Of course, my own budget ambulance business, what’s the worst that could happen? 1st call,,, brrtt, pop, pow, ( engine sputtering), turning around to semi-conscious passenger, “don’t worry, this happens all the time, can you hand me the vise grips?”,,seriously, imagine the horrors this vehicle saw, from a time before paramedics, when survival was iffy. The ambulance, unlike the rolling emergency rooms of today, was merely a fast ride to the hospital. If you made it, you made it. This? Well, considering what I’ve seen people living in out here, I suppose it could be made into some kind of shelter, otherwise, any demo derbies or monster truck shows coming up?

    Like 4
    • wcshook

      Most likely it saw very few emergency runs with the Air Force. Drove it around some. After it was retired, from service, it most likely saw a lot more emergency service. There with the fire department, it probably didn’t get cared for as it should have. They may have parked it in a bay. In its hay day, there would have been EMT’s in the back. I personally was with a volunteer ambulance (and an EMT) around this time. Evidently, you have never had to ride in the back of the ambulances of today. They beat you to death. I know. I rode in one more than a few times. These rode like a cloud. Demolition derby? Only for someone without any appreciation for what used to be the standard of excellence.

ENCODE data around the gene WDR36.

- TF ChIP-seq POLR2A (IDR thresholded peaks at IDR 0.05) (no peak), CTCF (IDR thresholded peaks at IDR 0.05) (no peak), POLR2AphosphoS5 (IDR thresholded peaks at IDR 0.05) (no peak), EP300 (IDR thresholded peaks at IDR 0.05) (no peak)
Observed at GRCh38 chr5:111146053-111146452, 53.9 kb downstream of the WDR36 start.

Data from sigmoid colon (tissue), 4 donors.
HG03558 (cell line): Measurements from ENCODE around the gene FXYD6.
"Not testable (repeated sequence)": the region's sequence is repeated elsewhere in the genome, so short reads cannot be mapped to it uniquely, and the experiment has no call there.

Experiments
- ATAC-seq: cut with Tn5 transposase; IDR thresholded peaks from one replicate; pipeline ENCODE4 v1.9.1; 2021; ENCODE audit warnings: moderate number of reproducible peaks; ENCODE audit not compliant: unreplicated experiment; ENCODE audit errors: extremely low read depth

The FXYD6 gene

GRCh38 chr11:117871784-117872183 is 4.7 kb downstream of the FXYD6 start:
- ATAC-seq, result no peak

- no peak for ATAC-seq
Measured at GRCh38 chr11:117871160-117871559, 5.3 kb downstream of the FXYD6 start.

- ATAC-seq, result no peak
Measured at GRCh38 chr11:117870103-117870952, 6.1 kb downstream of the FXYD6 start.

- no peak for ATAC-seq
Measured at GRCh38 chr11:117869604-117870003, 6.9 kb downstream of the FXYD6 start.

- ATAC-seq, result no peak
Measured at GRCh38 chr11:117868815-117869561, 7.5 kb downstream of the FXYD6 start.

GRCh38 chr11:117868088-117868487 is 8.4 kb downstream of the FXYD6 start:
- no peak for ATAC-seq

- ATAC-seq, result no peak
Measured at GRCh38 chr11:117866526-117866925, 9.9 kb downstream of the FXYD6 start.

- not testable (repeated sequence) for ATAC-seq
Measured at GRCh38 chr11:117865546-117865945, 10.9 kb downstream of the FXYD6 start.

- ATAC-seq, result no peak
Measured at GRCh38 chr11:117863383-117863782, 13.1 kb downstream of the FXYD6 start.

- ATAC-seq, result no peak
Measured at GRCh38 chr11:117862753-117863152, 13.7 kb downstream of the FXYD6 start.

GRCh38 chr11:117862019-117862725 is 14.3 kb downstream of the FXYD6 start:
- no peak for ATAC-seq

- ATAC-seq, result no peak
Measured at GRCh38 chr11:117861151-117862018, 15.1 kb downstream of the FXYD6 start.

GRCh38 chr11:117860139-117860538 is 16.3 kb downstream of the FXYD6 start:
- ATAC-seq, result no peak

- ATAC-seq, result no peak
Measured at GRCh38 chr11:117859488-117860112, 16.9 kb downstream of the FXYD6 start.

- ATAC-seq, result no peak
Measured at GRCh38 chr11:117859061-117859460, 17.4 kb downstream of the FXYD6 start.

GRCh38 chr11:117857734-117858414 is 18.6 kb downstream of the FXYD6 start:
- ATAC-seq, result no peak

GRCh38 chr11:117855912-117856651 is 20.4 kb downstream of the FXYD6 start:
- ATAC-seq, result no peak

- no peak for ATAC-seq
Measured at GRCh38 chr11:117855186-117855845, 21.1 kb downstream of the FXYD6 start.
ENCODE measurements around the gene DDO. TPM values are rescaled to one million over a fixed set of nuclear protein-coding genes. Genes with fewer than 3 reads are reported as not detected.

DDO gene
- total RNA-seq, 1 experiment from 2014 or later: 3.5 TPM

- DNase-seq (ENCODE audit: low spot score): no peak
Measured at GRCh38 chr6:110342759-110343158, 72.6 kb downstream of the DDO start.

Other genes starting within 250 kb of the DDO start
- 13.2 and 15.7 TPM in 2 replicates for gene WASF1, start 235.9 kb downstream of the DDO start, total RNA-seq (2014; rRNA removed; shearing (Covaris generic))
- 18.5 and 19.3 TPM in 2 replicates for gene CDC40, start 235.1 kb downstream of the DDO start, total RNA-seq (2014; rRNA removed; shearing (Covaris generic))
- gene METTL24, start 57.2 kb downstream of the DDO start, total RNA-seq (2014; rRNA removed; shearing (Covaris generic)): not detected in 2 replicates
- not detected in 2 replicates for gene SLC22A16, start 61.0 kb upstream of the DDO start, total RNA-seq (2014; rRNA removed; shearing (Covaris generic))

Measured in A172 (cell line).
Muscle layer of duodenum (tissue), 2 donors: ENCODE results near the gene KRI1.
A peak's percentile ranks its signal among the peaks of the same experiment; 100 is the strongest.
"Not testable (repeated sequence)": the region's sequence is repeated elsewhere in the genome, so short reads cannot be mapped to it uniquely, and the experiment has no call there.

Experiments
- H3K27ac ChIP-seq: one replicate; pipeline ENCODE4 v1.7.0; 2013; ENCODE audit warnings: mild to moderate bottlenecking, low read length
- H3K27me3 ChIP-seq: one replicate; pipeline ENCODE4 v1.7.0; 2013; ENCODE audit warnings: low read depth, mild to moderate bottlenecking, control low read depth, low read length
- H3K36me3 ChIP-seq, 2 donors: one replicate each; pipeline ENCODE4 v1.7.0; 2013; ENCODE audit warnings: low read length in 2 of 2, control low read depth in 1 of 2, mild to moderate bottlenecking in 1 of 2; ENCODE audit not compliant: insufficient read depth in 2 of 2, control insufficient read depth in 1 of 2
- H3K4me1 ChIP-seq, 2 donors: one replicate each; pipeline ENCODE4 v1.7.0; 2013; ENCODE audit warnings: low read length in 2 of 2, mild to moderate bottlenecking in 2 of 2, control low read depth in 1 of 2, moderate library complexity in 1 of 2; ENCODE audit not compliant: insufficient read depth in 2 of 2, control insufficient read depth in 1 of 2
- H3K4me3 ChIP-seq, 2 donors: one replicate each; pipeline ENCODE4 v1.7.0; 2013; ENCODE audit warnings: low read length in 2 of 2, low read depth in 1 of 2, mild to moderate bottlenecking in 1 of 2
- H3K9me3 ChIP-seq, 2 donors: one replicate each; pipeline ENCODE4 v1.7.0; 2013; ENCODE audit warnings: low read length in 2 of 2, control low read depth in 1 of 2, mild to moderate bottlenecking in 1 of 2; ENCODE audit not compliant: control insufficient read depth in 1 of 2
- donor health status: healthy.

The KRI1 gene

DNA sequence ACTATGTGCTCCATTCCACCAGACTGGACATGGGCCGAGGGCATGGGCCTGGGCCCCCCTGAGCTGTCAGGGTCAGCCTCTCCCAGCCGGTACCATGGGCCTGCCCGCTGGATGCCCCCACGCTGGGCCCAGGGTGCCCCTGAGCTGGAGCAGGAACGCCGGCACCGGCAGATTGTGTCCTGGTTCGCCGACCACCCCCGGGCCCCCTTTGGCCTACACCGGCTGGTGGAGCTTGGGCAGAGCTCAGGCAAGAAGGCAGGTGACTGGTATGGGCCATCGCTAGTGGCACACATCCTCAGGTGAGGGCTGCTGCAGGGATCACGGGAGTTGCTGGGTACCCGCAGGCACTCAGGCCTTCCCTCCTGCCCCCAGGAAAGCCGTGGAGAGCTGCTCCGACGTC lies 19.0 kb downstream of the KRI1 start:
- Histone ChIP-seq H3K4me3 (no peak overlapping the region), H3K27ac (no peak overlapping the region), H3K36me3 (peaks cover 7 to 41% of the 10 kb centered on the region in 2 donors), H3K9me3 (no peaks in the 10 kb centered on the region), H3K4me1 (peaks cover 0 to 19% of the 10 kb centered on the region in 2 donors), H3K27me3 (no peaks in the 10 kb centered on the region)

Like 11
      • Howard A Member

        What I meant was, this ERA ambulance saw it’s share of horrors. In ’72, our police dept. ( Milwaukee) used Chevy Suburbans for transport. There were no paramedics, and the jump seat next to the bed was for clergy’s administering last rites. I have never been in an ambulance, kind of amazing considering the life I led, and everything today is helicopter. And demo derby and monster truck promoters have no scruples, they’ll crush anything.

        Like 1
  3. Mark C

    Where I live there’s a good chance this would become a football tailgater special. I’ve seen some old ambulances converted as such. Otherwise, you’d have to be pretty creative to come up with a new purpose.

    Like 1
  4. John Eder

    I am the owner of this vehicle. It currently has over 2,000 views and almost 100 watchers on eBay, plus many questions about it from watchers. So…it ain’t over till it’s over…This is a rare, custom built vehicle. Would you convert any number of soon to be nonexistent cars into a clown car just based on a popular movie? I didn’t think so. This was an on-base, non-tactical ambulance. I rode in one of these in USAF basic training when I got really sick. I know a lot of people are put off by the thought of past occupants of ambulances, but if you appreciate workmanship and unique vehicles, then this may work for you. It has had a bunch of work done to it, making it driveable- all described in the eBay listing. As a USAF vet, my intention was to return it to its livery while on active duty. The reserve is stupidly low- a give away price, actually. I will never finish this project, and need to move on.

    Like 4
  5. DeeBee

    Looks like the perfect C&C conversation starter! Roll up and enjoy the crowd!